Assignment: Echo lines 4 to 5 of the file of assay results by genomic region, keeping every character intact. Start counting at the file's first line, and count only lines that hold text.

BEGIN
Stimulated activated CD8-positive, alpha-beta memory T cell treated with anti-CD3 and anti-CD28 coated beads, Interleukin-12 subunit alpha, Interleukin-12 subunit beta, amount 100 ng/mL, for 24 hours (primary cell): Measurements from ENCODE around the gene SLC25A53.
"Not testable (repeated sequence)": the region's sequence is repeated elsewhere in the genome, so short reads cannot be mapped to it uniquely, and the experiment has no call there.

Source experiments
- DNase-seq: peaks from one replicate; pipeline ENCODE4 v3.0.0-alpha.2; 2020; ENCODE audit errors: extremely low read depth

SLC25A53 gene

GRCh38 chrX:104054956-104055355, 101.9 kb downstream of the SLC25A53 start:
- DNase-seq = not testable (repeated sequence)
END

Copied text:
- DNase-seq: peaks from one replicate; pipeline ENCODE4 v3.0.0-alpha.2; 2020; ENCODE audit errors: extremely low read depth

SLC25A53 gene